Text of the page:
Can conflict sensitive interviewing practices help promote world peace? The connection might not be immediately clear, but as Roxanne Krystalli of the Feinstein International Center argues, a conflict sensitive approach can help close the loop between research, policy, and practice.
Even in the most academic pursuits, the quest for objectivity is always influenced by the power a researcher brings into his or her line of inquiry, and how that power shapes the truths one has (or doesn’t have) access to. This is one of the key tenets of feminist research.[i] It is vital that researchers, writers, and consumers of information, question the context in which different narratives surrounding conflict are forged. Additionally conflict sensitive approaches to research can help mitigate the extractive nature of information gathering while providing more nuanced understandings of how violence can impact human experiences. The Lean Research approach attempts to combat the extractive nature of research with human subjects, and, its creators write, “research that fails to acknowledge its own status as a development activity and the power imbalances between researchers and subjects runs the risk of generating inaccurate findings.”[ii] Therefore, an awareness of how processes and institutions are raced, classed, and gendered can help situate information and increase its legitimacy, essential components for policymakers hoping to utilize the findings. Perhaps more importantly, a conflict sensitive approach can help capture and share more truthful and honest narratives surrounding experiences of violence and conflict.
But how does a researcher accurately capture such narratives? Observation, Krystalli notes, is key. Further, “you want to map the universe of the topic you’re interested in to capture context” she says. One way to conceptualize this is to use Callon and Law’s theory of the hybrid collectif, which highlights the complexities of relationships between people and objects across space and time.[iii] This framework requires us to widen our gaze, to map the universe, as Krystalli says, in our efforts to better understand experiences of violence, as well as the environments and systems surrounding it. Shalyih Muehlmann, in her ethnographic work focusing on narco culture on both sides of the U.S-Mexico border, uses the framework of the hybrid collectif to engage with an intersectional set of interview subjects. She writes,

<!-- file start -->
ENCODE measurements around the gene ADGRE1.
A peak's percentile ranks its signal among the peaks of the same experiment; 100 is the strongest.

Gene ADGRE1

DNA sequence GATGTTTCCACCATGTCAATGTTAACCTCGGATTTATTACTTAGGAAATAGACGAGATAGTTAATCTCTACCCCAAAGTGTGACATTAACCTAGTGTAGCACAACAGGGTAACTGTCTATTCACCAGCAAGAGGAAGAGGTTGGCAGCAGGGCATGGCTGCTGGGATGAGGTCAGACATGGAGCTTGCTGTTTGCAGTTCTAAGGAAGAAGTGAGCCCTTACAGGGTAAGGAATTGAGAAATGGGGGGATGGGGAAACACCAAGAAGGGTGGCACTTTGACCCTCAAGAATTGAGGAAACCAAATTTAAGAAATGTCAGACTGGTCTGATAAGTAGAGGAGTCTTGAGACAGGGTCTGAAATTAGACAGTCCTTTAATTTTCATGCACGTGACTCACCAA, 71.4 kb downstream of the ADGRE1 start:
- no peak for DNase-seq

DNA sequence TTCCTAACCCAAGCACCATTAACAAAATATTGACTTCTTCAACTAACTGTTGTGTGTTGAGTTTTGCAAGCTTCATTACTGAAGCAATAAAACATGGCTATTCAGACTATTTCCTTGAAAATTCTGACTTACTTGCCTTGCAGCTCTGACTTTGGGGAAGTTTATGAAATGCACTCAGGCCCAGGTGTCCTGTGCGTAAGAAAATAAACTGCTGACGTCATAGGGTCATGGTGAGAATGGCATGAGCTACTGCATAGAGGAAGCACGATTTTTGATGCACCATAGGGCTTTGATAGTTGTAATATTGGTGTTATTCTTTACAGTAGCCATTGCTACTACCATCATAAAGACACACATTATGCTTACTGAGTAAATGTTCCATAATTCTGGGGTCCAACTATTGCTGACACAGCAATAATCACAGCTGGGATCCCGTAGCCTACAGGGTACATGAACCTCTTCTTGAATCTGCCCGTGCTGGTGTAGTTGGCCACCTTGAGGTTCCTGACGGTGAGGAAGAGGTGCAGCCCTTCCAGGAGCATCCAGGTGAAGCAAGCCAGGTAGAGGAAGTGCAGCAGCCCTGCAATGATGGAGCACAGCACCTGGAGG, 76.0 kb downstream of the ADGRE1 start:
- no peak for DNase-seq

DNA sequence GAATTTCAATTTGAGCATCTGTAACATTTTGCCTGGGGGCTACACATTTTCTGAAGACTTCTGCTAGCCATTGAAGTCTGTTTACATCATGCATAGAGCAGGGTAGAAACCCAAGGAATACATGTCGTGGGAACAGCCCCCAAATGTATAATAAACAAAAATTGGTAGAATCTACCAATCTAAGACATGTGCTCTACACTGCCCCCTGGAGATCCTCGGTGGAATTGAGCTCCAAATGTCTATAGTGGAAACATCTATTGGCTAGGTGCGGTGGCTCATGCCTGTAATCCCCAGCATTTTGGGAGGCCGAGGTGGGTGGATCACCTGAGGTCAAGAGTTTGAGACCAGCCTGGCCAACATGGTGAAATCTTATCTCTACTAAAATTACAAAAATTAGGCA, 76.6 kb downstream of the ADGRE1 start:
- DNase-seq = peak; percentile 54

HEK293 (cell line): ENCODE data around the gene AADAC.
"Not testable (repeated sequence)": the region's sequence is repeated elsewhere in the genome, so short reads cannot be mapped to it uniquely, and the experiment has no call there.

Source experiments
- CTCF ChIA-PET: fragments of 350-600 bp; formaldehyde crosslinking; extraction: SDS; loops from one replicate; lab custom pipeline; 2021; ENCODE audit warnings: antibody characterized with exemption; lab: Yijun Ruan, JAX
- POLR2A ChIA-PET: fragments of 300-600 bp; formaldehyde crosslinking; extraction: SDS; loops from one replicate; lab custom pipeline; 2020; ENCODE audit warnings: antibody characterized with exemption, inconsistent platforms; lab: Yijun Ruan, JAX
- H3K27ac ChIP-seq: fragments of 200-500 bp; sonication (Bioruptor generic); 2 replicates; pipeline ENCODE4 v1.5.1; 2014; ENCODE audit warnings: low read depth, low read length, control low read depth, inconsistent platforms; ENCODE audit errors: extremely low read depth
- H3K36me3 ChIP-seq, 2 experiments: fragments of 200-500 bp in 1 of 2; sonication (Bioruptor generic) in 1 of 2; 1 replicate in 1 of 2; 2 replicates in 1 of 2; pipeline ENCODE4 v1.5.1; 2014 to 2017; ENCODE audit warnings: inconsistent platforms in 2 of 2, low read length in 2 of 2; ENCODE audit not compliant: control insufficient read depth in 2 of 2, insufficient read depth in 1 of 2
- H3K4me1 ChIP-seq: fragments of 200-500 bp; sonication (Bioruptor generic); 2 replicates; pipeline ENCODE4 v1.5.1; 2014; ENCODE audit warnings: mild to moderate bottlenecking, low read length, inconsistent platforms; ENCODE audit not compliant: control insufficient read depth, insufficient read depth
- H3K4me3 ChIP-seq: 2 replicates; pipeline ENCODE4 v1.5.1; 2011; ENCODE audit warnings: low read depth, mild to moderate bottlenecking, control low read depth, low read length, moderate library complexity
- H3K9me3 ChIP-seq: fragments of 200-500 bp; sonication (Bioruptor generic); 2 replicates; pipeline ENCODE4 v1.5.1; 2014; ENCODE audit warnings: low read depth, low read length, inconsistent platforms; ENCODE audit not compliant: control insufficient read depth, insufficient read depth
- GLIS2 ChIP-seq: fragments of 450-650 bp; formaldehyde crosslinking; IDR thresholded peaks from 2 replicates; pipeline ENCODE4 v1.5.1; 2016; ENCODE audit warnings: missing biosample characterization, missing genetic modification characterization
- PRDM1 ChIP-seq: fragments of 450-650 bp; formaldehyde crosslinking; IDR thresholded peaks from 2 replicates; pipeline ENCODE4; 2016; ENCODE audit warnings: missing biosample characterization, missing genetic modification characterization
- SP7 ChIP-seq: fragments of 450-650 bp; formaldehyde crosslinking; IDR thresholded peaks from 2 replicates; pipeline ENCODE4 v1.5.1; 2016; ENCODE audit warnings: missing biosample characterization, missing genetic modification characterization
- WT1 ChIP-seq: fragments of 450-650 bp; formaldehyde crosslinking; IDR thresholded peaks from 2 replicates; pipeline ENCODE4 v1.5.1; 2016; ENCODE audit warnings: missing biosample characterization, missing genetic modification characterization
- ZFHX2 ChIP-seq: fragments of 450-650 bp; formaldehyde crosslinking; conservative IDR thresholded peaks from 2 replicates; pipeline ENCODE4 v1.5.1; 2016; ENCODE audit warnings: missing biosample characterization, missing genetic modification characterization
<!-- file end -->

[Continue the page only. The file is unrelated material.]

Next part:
Rather than chronicle the lives of the high-profile cartel leaders, my focus in on the ordinary people working and living at the fringes of the narco-economy. This is not the story of the powerful capos, but of the women who make them their sandwiches, the businessmen who launder their money, the addicts who consume their product, the mules who carry their money and drugs through borders and military checkpoints, and the men and women who serve out the prison sentences when the capos’ operations go awry.[iv]
Such a comprehensive mapping and diversity of interview subjects allows multiple perspectives to rise to the surface, narratives that otherwise might be left unexamined that can critically inform different policy initiatives.
It is also the responsibility of the researcher to locate his or herself within the research process, and understand how knowledge is situated and entangled in different relationships of power.[v] “You shape the truths you have access to,” Krystalli says. Therefore, access to a variety of narratives is another reason for the researcher to cast a wide net in his or her quest for information, and they should conduct interviews with an approach that demonstrates listening and learning, rather than instrumentalism. At Pachirat advises, researchers should not treat the experiences and perspectives of others “like rocks lying in the field waiting to be collected”[vi] but rather reject “strictly individualist assumptions in favor of a recognition of more complex social relationship and modes of agency.”[vii] Assumptions about vulnerability and authority greatly impact how meaning is made, how individual narratives are received, and can ultimately shape research findings.